The ruins of Lesnes Abbey are described as a 'hidden treasure in the heart of suburban London'. The Abbey was founded by Richard de Luci in 1178.
Richard de Luci was Chief Justiciar of England (equivalent to the modern day Prime Minister) and spent the last three months of his life in retirement at the Abbey before being buried in the chapter house.
Throughout much of its existence, Lesnes Abbey struggled with financial difficulties, resulting in the buildings falling into neglect through the fourteenth century. Rebuilding in the early sixteenth century came too late.
In 1524, Henry VIII's chief minister, Cardinal Wolsey, obtained permission from the Pope to close all monasteries in England and Wales with 'less than eight inmates'. The revenue raised was intended to finance Cardinal Wolsey's College at Oxford. Lesnes, with only an abbot and five canons, became one of the first monasteries to be suppressed.
Most of the abbey was pulled down soon after and used for building materials. Since this time it's ownership has passed through many hands before London County Council purchased it in 1930 and opened it as a public park a year later. Since 1986 the site has belonged to London Borough of Bexley.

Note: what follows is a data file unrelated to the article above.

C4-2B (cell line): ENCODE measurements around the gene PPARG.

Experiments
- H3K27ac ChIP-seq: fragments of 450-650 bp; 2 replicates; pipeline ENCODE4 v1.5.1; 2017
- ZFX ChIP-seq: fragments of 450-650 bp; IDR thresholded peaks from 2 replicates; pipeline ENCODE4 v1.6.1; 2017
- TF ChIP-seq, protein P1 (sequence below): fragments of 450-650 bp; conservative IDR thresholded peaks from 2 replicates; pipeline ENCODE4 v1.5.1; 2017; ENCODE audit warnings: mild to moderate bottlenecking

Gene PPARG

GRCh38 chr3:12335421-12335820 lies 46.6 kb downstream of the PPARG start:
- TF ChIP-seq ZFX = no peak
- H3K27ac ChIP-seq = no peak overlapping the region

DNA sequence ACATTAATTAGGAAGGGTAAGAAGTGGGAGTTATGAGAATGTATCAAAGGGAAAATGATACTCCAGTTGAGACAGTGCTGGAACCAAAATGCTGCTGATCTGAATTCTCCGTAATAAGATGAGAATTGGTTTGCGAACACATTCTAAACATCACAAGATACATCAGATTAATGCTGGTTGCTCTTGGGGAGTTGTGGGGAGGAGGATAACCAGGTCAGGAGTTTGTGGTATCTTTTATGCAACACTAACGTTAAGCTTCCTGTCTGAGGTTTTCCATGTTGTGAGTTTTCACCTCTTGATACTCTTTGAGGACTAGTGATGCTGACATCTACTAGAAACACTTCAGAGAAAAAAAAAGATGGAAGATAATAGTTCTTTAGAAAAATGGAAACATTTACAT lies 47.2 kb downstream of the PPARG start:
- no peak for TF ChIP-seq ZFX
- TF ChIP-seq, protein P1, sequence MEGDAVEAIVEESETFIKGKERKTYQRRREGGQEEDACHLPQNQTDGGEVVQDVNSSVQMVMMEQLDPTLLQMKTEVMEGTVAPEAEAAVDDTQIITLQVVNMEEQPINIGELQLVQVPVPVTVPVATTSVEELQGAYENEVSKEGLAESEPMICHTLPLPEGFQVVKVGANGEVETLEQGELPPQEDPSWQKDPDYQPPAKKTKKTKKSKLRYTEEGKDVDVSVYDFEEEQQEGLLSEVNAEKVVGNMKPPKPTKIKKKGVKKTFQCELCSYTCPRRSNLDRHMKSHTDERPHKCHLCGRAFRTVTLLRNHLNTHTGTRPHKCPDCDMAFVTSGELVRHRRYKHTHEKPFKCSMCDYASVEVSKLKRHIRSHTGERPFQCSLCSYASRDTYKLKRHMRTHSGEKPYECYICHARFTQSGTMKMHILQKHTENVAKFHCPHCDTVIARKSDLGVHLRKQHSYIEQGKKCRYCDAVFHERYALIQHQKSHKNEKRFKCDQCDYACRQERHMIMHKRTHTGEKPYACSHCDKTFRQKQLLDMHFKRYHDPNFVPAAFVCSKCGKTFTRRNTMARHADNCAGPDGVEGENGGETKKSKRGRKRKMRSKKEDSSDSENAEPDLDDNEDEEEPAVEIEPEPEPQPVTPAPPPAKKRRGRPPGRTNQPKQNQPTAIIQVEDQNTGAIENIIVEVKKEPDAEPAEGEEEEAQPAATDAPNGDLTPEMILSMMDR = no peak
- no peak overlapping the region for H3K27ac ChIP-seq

The site is also home to a striking mulberry tree reputed to have been commissioned to be planted by King James I who wanted to set up his own English silk industry. However, silk moth caterpillars feed on the white mulberry whilst the trees the King was sold were black.
The nearby Lesnes Abbey Wood is full of a diverse range of of wildlife habitats, plants and flowers, with self guided trails to help you find your way through the area.
Finding Lesnes Abbey
Lesnes Abbey is situated off the B213, around eight miles from Junction 2 of the M25. The site is just a ten minute walk from Abbey Wood Rail Station and is well serviced by local buses which stop nearby. See the map for more information.